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Cellphones Communications

Fring Calls Skype 'Cowards'; Skype Responds 152

Posted by kdawson
from the pot-comma-kettle dept.
An anonymous reader writes "It seems that Skype and Fring are not getting along so well today. First, Fring made a claim that Skype was blocking Fring and in a subsequent blog post, called Skype 'cowards': 'Now that Fring expanded capacity to support the huge demand for video calling for all users, Skype has blocked us from doing so. They are afraid of open mobile communication. Cowards.' Skype has responded, stating that Fring's misuse of Skype software was damaging their brand and reputation: 'There is no truth to Fring's claims that Skype has blocked it. Fring made the decision to remove Skype functionality on its own.'
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Fring Calls Skype 'Cowards'; Skype Responds

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  • by santax (1541065) on Tuesday July 13, 2010 @02:31AM (#32884010)
    Well I tend to believe Skype on this one. About the not-blocking. I can even see why they want to protect their brand and especially continued service for their customers. As a Skype user I actually am happy they do so. Nah, no complaints about skype from me so far. Calling your the company whoms api's you have been using for years a coward is not done in my book btw. Just keep to the license and everything should be fine. Al least, that is my experience with Skype. Your mileage may vary though.
  • catch Fring's lie (Score:1, Insightful)

    by Anonymous Coward on Tuesday July 13, 2010 @02:39AM (#32884040)

    +1 for Skype here. Just think about the cost of the servers (datacenter) doing the "video transcoding" between Skype and the mobile formats and see why it would be too expensive for a company like fring (with no revenue) to keep supporting Skype's video call. I think they must have realised that they would run out of money, and thus shut down Skype support, and tried to blame Skype for it.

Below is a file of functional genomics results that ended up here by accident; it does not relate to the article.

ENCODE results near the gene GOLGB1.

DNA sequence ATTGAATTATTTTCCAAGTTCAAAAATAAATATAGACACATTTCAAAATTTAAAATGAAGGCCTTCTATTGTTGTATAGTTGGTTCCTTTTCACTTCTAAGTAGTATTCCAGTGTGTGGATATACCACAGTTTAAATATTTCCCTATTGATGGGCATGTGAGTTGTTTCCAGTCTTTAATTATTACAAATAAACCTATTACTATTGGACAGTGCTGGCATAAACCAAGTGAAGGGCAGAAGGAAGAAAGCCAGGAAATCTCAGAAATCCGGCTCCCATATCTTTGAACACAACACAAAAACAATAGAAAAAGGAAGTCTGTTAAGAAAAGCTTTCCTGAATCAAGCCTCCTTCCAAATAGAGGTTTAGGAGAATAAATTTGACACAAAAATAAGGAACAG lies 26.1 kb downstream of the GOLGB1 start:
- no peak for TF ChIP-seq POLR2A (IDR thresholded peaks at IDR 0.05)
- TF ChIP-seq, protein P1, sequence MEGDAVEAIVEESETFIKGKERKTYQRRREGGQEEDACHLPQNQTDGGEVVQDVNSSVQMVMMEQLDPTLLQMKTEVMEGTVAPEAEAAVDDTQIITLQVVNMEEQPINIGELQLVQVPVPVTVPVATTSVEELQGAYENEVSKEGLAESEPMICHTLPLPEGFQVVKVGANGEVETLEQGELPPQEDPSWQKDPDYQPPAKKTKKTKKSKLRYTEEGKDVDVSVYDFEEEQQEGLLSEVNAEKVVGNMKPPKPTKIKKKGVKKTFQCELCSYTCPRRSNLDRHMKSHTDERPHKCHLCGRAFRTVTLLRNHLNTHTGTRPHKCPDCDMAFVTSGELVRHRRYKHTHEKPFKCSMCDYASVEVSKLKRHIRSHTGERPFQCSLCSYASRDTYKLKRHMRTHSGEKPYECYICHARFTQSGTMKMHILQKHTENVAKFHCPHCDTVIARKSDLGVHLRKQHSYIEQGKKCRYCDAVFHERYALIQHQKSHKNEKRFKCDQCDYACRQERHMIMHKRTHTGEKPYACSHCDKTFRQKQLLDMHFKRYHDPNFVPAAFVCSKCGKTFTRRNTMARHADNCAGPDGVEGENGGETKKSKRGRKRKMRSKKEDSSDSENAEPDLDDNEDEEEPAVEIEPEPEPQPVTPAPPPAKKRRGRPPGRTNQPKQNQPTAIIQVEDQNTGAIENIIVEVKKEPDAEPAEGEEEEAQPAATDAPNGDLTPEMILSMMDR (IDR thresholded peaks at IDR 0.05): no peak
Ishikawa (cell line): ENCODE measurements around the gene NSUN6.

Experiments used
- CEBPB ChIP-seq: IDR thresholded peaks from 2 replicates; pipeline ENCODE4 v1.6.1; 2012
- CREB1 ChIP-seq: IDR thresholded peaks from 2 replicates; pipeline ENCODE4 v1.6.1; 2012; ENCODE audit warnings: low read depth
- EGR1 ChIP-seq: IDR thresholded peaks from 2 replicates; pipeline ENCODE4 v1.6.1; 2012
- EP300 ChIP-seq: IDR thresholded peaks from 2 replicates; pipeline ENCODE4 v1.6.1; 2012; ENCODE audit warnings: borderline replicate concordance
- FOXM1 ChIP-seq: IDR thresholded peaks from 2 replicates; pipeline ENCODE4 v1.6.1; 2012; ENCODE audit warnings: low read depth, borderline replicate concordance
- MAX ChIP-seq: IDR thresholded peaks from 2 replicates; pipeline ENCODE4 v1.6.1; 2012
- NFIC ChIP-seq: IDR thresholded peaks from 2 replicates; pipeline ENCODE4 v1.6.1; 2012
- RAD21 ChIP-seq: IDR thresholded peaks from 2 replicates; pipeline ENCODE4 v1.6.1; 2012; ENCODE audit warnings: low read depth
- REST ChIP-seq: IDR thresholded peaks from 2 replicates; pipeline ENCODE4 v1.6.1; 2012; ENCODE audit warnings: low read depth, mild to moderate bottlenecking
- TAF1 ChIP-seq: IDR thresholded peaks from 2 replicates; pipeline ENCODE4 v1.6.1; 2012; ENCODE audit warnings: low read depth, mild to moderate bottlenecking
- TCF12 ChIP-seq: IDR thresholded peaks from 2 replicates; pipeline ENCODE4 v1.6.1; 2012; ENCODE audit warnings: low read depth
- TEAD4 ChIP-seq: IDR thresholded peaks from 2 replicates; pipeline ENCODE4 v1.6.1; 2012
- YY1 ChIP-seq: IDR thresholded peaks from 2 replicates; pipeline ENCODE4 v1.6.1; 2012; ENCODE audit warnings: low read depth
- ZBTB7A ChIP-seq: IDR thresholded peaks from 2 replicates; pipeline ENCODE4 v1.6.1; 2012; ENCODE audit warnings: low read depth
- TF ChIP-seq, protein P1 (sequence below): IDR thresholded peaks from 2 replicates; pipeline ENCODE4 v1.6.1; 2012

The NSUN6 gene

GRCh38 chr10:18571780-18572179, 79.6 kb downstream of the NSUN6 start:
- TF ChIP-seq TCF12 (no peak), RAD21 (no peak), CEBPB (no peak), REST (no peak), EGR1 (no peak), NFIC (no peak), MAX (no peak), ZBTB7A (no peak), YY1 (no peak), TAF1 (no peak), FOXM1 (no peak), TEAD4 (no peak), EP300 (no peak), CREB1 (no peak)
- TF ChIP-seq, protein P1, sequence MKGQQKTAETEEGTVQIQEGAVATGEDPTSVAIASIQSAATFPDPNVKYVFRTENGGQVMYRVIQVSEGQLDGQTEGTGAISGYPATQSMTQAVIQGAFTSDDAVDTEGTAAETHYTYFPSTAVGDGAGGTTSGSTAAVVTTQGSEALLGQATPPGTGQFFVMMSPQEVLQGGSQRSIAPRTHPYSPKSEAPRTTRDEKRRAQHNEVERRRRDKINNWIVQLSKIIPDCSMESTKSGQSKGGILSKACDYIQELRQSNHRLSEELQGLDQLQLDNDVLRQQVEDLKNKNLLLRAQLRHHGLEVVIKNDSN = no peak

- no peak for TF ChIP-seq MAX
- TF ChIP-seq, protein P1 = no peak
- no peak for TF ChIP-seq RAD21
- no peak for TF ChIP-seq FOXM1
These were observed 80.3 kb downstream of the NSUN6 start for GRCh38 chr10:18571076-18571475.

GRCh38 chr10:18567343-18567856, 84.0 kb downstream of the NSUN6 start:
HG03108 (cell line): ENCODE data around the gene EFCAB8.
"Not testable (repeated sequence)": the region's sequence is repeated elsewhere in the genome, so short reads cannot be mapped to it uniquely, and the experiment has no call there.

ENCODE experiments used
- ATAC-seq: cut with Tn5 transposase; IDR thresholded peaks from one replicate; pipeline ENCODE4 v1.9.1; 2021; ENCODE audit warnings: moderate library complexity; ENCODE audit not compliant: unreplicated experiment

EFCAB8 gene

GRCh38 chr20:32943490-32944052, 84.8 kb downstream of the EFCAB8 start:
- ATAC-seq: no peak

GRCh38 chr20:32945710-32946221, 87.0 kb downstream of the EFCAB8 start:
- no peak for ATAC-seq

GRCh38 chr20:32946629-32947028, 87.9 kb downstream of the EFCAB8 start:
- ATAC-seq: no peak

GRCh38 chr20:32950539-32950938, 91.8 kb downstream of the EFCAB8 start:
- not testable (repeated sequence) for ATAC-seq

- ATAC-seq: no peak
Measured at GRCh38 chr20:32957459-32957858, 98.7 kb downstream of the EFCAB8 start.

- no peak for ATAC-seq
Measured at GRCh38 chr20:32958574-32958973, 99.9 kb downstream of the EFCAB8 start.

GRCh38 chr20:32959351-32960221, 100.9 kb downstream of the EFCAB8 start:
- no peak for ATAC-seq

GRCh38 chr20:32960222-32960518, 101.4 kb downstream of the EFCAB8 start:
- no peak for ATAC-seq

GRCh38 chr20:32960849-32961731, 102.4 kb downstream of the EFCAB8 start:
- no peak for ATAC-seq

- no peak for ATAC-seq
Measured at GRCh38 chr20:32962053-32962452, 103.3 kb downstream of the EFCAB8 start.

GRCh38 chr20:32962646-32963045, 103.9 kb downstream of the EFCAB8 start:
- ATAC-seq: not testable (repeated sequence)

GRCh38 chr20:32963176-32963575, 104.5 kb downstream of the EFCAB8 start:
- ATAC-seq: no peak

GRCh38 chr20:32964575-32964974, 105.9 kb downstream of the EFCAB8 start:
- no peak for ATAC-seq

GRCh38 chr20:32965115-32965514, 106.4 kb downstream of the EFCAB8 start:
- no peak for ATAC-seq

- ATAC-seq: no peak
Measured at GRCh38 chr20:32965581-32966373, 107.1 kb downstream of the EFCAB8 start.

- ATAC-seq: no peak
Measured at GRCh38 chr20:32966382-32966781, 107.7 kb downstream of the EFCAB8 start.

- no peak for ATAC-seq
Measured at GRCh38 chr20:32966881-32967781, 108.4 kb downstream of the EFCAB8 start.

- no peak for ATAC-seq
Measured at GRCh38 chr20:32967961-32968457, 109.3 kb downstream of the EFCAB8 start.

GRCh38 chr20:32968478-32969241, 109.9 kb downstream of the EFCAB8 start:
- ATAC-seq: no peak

• And Fring is? (Score:2, Insightful)

    by Anonymous Coward on Tuesday July 13, 2010 @02:50AM (#32884104)
    I have no idea what Fring is, but I'll just read the summary which will surely define it.... no, well then, there must at least be a link to it.....no, of course not. I don't know what I was thinking.
  • Facetious? (Score:5, Insightful)

    by Arancaytar (966377) <arancaytar.ilyaran@gmail.com> on Tuesday July 13, 2010 @03:02AM (#32884144) Homepage

    "They deserved the block, and we didn't block them anyway" sounds like an odd denial.

    Mind you, I think Fring is going about it wrongly and nobody who seriously wants an open standard and a sensible platform should even glance at Skype. Work with XMPP or the Wave protocol or something.

  • by Another, completely (812244) on Tuesday July 13, 2010 @03:06AM (#32884154)

    Basically, sounds like the vanilla Skype client is not ready to adopt this technology on their iPhone apps, but Fring already has, using Skype's API. This makes Skype's devs look bad...

    It would also make the API look bad if this over-extends it (i.e. using it "in a way it wasn’t designed to be used" as Skype claims), resulting in reduced reliability. Skype is trying to build a reputation for being as reliable as the fixed telephone networks which, whatever else you might say about them, are pretty damn reliable. Something that usually works, but sometimes gets turned off without notice (like Skype claims happened last Friday) is not going to compete with the predictable (if boring and audio-only) plain-old-telephone-service.

  • To be frank (Score:1, Insightful)

    by glasnt (1171735) on Tuesday July 13, 2010 @03:14AM (#32884180)
    If it wasn't for this article, I wouldn't have a clue who this Fring mob are. If anything, I think they're trying to break Skype brand by spreading these stories about how the big guy is hurting the little dudes...
  • by JohnFluxx (413620) on Tuesday July 13, 2010 @03:30AM (#32884226)

    I believe Skype, but I don't side with them.

    Look at what skype said:

    "Fring was using Skype software in a way it wasn’t designed to be used – and in a way which is in breach of Skype’s API Terms of Use and End User License Agreement."

    Note that they don't say what, and given what other people have said here it would fit in perfectly that what is actually happening is:

    1) Skype are notoriously slow about adding new features to the official client
    2) Fring added the features themselves.
    3) Skype told Fring to stop adding features that they haven't added to the official client